In this 3-minute read:
- Am I eligible for PPP loans if I report income using a 1040 on Schedule E?
- If I report income on a 1099/1040 using schedule C, can I get a PPP loan?
- Can Schedule F businesses get PPP loans?
- Can K-1s, partnerships, S and C corporations get PPP loans?
IMPORTANT PPP UPDATE: As of March 3, 2021, PPP applicants who report their income with IRS Form 1040 Schedule C (i.e., most independent contractors, sole proprietors, and 1099 workers) will be able to use their GROSS (instead of net) profits to determine their max loan amount. This can make a big impact on the amount you can borrow, depending on how much you make and how you have reported your profits. Read more about the latest 1040 Schedule C/PPP loan rules changes, and see the new rules, and the new PPP application form for Schedule C applicants.
At Womply we have helped over 250,000 small businesses, partnerships, sole proprietors, independent contractors, and eligible self employed individuals through the PPP loan process. We love helping America’s heart and soul get the vital stimulus they need to make it through these difficult times.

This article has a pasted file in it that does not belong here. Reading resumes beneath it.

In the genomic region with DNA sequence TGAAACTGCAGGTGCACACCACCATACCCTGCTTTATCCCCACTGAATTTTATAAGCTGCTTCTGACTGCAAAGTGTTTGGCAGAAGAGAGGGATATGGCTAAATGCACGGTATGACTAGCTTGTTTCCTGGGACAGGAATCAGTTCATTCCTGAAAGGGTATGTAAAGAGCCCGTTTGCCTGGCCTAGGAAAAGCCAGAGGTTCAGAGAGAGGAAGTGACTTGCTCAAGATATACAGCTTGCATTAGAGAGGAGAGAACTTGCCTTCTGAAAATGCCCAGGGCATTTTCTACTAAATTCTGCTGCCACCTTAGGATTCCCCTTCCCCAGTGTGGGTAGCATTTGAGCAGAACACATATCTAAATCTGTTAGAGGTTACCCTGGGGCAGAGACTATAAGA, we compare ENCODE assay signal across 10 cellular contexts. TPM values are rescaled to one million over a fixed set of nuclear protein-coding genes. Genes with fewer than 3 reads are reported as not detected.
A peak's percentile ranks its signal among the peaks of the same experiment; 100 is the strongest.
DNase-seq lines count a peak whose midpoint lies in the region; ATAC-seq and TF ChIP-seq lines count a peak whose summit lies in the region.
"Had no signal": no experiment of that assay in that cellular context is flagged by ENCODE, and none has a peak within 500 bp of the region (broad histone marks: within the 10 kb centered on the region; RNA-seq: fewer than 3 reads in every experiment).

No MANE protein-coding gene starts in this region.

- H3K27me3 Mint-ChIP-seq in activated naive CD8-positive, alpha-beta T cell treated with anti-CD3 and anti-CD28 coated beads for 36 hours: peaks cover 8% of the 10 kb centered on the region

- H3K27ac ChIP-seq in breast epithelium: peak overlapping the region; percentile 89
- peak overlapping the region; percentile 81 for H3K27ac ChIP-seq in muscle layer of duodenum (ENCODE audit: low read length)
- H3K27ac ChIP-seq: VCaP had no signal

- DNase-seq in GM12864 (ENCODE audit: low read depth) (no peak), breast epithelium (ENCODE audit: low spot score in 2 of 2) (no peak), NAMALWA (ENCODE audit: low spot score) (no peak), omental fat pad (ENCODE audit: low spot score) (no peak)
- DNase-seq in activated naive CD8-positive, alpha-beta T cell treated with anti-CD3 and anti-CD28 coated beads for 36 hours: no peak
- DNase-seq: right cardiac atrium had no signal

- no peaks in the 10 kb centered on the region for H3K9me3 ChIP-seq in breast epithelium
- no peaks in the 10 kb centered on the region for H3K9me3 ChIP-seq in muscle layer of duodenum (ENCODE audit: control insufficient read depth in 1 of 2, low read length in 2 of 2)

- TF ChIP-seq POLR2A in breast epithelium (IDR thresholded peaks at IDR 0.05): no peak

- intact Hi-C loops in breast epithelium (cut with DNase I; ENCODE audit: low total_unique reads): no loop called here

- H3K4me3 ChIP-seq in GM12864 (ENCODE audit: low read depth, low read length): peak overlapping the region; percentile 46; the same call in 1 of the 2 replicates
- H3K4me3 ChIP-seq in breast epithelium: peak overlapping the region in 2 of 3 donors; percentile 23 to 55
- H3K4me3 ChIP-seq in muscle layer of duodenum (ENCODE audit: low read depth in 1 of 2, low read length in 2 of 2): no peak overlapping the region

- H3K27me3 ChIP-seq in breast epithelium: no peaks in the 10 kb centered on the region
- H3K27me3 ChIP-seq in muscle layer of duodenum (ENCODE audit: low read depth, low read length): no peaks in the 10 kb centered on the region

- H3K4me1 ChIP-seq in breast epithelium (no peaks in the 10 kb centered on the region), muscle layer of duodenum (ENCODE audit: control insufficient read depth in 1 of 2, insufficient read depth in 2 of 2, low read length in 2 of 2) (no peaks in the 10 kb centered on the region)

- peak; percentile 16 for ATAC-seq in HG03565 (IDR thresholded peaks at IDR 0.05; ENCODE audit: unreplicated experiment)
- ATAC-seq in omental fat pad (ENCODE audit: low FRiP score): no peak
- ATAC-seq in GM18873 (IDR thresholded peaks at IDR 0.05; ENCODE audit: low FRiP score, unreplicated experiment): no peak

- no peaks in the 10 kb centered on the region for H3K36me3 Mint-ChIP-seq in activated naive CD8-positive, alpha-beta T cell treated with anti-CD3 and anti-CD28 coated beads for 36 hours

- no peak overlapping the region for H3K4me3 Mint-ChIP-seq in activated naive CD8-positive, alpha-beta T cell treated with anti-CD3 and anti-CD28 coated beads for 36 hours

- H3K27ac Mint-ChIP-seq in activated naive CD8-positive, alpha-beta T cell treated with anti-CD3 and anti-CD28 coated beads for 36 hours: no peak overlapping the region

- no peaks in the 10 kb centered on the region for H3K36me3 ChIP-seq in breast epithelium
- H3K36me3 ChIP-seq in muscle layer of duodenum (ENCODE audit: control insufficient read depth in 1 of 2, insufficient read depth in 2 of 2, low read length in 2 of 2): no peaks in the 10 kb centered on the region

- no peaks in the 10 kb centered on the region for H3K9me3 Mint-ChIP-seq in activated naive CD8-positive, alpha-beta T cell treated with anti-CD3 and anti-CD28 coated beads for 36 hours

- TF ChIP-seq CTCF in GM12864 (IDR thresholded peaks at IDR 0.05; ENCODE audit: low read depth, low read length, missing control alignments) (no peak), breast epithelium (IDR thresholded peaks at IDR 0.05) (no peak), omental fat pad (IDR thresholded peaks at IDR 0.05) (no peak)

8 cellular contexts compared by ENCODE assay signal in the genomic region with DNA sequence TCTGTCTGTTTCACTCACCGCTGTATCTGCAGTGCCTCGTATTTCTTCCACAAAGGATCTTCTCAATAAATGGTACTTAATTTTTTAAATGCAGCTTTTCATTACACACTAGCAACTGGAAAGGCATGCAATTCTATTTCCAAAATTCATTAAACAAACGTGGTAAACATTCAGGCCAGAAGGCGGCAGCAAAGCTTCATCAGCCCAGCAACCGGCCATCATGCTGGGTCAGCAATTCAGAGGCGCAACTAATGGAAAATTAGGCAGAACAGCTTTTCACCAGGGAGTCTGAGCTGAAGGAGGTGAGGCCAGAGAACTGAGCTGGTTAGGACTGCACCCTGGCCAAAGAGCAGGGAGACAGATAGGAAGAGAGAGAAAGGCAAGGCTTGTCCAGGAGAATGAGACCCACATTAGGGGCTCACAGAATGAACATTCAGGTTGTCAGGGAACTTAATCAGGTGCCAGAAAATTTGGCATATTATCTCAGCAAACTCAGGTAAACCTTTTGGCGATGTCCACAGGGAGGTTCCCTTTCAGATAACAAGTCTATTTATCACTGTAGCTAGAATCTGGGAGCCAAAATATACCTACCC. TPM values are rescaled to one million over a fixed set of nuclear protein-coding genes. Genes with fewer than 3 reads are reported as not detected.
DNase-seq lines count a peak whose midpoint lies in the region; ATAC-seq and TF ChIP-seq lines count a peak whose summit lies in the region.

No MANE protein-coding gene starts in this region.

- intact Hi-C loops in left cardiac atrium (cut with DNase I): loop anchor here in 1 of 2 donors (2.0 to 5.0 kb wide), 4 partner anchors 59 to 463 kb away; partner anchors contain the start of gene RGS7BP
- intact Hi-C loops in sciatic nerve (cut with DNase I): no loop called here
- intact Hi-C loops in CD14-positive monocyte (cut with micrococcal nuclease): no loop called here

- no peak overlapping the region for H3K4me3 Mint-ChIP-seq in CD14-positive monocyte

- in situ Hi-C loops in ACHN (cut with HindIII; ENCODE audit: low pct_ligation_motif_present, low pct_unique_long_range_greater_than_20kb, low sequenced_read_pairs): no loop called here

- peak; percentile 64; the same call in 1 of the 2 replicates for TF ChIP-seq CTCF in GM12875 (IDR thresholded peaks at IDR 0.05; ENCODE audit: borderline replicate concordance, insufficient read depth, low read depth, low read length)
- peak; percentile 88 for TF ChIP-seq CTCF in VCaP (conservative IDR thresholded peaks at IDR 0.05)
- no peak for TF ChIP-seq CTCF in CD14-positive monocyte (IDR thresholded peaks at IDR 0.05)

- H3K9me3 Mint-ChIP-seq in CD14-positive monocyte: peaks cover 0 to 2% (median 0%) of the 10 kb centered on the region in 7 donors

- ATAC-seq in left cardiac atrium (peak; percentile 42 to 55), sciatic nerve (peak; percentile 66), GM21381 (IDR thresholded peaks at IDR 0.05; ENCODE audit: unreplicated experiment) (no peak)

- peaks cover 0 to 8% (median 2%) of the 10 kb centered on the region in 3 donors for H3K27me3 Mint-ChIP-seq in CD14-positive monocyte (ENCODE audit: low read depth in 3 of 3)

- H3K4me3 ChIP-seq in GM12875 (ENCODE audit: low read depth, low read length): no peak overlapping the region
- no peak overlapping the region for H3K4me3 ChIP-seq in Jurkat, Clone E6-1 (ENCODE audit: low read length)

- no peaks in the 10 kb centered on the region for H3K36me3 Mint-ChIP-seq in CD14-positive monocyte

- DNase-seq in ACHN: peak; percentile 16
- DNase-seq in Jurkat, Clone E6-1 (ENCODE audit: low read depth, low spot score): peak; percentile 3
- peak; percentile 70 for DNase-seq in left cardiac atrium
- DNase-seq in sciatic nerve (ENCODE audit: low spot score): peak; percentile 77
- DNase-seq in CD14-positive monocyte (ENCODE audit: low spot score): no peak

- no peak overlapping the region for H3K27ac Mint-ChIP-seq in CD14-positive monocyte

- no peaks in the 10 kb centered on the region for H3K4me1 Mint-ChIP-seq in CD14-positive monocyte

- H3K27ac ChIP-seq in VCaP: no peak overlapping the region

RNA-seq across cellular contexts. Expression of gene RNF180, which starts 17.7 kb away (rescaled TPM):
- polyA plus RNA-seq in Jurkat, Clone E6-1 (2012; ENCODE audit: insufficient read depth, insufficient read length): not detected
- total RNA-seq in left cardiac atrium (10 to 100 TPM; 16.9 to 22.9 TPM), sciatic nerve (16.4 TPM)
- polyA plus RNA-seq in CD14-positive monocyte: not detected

One of the most commonly asked types of questions we see is regarding self-employment or business income reported on 1040 using schedule C, E, F, and/or on K-1. There’s a lot of confusion about whether you’re eligible to apply.
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The short answer is nearly all types of self-employment income are eligible for application for a PPP loan. 1040 Schedule E income is pretty much the only type that is ineligible for PPP application.
If I report earnings on a 1040 using Schedule E, am I eligible to apply for a PPP loan?
No, unless you also have OTHER income that you report on a schedule C, 1099, or other self-employment or business/partnership income you report on a K-1, for example. Income reported on a Schedule E is “passive income” from rental real estate, royalties, estates, trusts, and residual interests in real estate mortgage investment conduits (REMICs), and doesn’t qualify for support from the SBA under the PPP loan at this time.